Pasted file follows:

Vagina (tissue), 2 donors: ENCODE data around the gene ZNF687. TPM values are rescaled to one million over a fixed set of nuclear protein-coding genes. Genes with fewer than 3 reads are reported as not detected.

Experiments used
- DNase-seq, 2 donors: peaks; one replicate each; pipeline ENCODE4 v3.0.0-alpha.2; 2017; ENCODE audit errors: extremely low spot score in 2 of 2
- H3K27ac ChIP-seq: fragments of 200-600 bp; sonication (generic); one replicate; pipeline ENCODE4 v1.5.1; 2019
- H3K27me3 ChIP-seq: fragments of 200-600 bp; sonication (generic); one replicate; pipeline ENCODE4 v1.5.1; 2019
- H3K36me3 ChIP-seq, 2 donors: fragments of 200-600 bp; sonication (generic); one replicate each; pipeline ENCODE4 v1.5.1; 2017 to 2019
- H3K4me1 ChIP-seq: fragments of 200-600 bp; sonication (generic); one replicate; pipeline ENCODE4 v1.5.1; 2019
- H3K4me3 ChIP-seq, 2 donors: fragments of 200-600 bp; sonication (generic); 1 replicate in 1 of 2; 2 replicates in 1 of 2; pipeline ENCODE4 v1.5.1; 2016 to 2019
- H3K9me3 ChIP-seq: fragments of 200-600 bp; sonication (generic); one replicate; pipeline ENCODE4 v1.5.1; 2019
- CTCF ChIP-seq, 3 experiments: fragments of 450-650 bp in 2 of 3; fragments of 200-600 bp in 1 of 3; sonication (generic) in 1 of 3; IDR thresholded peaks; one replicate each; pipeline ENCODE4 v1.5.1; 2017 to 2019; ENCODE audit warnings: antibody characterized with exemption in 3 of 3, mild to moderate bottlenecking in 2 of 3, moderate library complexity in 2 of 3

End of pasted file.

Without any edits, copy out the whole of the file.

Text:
Vagina (tissue), 2 donors: ENCODE data around the gene ZNF687. TPM values are rescaled to one million over a fixed set of nuclear protein-coding genes. Genes with fewer than 3 reads are reported as not detected.

Experiments used
- DNase-seq, 2 donors: peaks; one replicate each; pipeline ENCODE4 v3.0.0-alpha.2; 2017; ENCODE audit errors: extremely low spot score in 2 of 2
- H3K27ac ChIP-seq: fragments of 200-600 bp; sonication (generic); one replicate; pipeline ENCODE4 v1.5.1; 2019
- H3K27me3 ChIP-seq: fragments of 200-600 bp; sonication (generic); one replicate; pipeline ENCODE4 v1.5.1; 2019
- H3K36me3 ChIP-seq, 2 donors: fragments of 200-600 bp; sonication (generic); one replicate each; pipeline ENCODE4 v1.5.1; 2017 to 2019
- H3K4me1 ChIP-seq: fragments of 200-600 bp; sonication (generic); one replicate; pipeline ENCODE4 v1.5.1; 2019
- H3K4me3 ChIP-seq, 2 donors: fragments of 200-600 bp; sonication (generic); 1 replicate in 1 of 2; 2 replicates in 1 of 2; pipeline ENCODE4 v1.5.1; 2016 to 2019
- H3K9me3 ChIP-seq: fragments of 200-600 bp; sonication (generic); one replicate; pipeline ENCODE4 v1.5.1; 2019
- CTCF ChIP-seq, 3 experiments: fragments of 450-650 bp in 2 of 3; fragments of 200-600 bp in 1 of 3; sonication (generic) in 1 of 3; IDR thresholded peaks; one replicate each; pipeline ENCODE4 v1.5.1; 2017 to 2019; ENCODE audit warnings: antibody characterized with exemption in 3 of 3, mild to moderate bottlenecking in 2 of 3, moderate library complexity in 2 of 3